“Chris!” my friend Michelle exclaims, “I’m not Japanese!”
It’s Friday night and Michelle and I are sharing in a fabulous dinner of sushi and sake. Throughout the course of the meal, I had to stop several times and ask what was she doing? My eyes popped and my head tilted in confusion. “Why are you doing that?” I asked repeatedly. She gave me her answer with laughter.
It took me a second to realize she had a legitimate excuse. She told me if there were rules to eating sushi, if there are certain mannerisms and expected etiquette, it needs to be stated somewhere. Anywhere. So, I’m posting it here.
Before I post “the rules” allow me to state that I realize sushi, like many popular world cuisines, has changed and evolved in order to fashion itself around the American palate. You can get sushi anywhere, from grocery stores to lunch counters to food trucks. Many Asian restauranteurs find it profitable to sell sushi, so it’s offered in Thai, Chinese and even Vietnamese restaurants.
If you enjoy your sushi from any of these places, you don’t need to read further. Sushi etiquette does not apply to any of these outlets. But if you find yourself in the company of a traditional sushi chef, if you can recognize the difference between Edo, Osaka and Kyoto styles of sushi as well as modernized or hybrid sushi, and if you are dining in an authentic Japanese restaurant or in the company of a Japanese friend, then I hope you’ll pay close attention.
1. Easy with the soy sauce.
The little cups for soy sauce are given to you as a courtesy. Please do not fill them more than a scant third of the way up. Typically, that equals about one or two teaspoons. To fill your dish with more soy sauce indicates you do not trust the chef to flavor your sushi correctly. Less is better.
2. No wasabi in the soy.
Please do not mix your wasabi paste in your soy sauce, nor add the pickled ginger. There are other Japanese dishes where soy is mixed with other ingredients (like dashi stock or sesame oil) but in the case of sushi, please keep these items separate.
3. Dip the fish, not the rice.
If you choose to dip your sushi into soy sauce, please do it fish side first. The rice has been carefully seasoned and flavored by your sushi chef, who has spent many years developing the recipe. Please do not disrespect the rice nor your chef. Dip your sushi fish side first, please, and try to eat it in one bite.
4. Do not ask for extra ginger or wasabi.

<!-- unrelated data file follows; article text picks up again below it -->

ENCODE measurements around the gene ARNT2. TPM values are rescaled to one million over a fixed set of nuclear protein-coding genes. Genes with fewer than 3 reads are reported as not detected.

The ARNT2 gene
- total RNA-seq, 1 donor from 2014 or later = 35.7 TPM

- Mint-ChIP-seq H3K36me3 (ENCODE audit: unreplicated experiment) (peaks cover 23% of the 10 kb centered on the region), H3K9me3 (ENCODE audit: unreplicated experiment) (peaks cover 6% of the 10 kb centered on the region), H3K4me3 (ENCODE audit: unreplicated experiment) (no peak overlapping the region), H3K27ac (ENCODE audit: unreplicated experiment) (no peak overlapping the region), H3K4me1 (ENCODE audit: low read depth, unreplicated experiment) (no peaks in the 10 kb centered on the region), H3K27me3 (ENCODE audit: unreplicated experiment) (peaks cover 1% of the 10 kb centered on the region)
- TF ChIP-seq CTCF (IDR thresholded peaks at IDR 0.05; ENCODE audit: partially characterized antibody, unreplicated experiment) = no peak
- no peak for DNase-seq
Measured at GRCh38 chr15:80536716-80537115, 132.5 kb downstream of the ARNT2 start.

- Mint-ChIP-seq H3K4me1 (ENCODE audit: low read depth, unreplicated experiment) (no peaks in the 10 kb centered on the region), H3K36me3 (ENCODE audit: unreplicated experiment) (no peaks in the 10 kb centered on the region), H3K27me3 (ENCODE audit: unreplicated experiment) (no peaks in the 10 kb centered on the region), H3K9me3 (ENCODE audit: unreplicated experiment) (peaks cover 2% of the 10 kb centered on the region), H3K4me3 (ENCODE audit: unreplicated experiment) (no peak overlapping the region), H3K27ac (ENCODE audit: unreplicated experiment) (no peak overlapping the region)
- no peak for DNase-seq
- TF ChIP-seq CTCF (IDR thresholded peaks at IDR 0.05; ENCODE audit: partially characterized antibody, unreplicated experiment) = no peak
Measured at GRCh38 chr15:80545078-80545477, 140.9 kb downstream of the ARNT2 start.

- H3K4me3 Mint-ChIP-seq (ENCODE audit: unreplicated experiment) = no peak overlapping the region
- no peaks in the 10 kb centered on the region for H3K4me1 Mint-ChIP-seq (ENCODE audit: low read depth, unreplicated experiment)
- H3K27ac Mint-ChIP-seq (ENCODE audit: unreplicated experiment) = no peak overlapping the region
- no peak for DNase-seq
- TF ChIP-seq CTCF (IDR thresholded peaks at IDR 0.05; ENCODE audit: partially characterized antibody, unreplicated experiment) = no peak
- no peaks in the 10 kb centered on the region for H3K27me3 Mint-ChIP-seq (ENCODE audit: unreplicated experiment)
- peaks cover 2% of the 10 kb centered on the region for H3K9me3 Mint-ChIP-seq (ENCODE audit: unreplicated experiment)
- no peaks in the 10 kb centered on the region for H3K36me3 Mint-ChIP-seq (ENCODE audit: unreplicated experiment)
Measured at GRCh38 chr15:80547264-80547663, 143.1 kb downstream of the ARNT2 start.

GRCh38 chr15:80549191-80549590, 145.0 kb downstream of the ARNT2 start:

Your sushi chef has created your meal with balance in mind. Your chef will give you what they determine is the correct amount of wasabi and ginger. Please do not ask for more as this disrupts the balance. When it comes to ginger, one leaf is all that is needed to cleanse the palate in between tastings. For wasabi, a true sushi chef will add the right amount of wasabi to your sushi — you won’t need to add more.
If you ordered a modern or creative sushi roll, it is typically okay to add a small amount of wasabi to the roll as you eat each piece. But if you have ordered nigri sushi, hand formed sushi where the fish or other seafood sits atop a bed of rice, there is already an adequate and balanced amount of wasabi added. When in doubt, talk to your sushi chef before hand and tell them if you like more or less wasabi. This is much more polite than adding at the table.
5. Do not try to start a campfire.
Please don’t rub your chopsticks together at the table. If you think you need to smooth down your chopsticks, bring your own sandpaper. I know it sounds silly, but watching you rub your chopsticks together looks just as silly. Just don’t do it. Split your chopsticks and place them on the rest if provided. If your chopsticks come in paper, you can fold the paper to create a chopstick rest.
6. No brutality.
Please do not stab, peel, split or dis-assemble your sushi. Certain sushi is acceptable to be eaten with the assistance of your hands. But under no circumstances should you ever try to stab or poke a piece of sashimi.
I know many of my friends have broken these rules from time to time. It happens. But again, if you’re having sushi with a traditional sushi chef, or if you’re in the company of a Japanese friend, you may want to practice your sushi etiquette. It’s just common courtesy!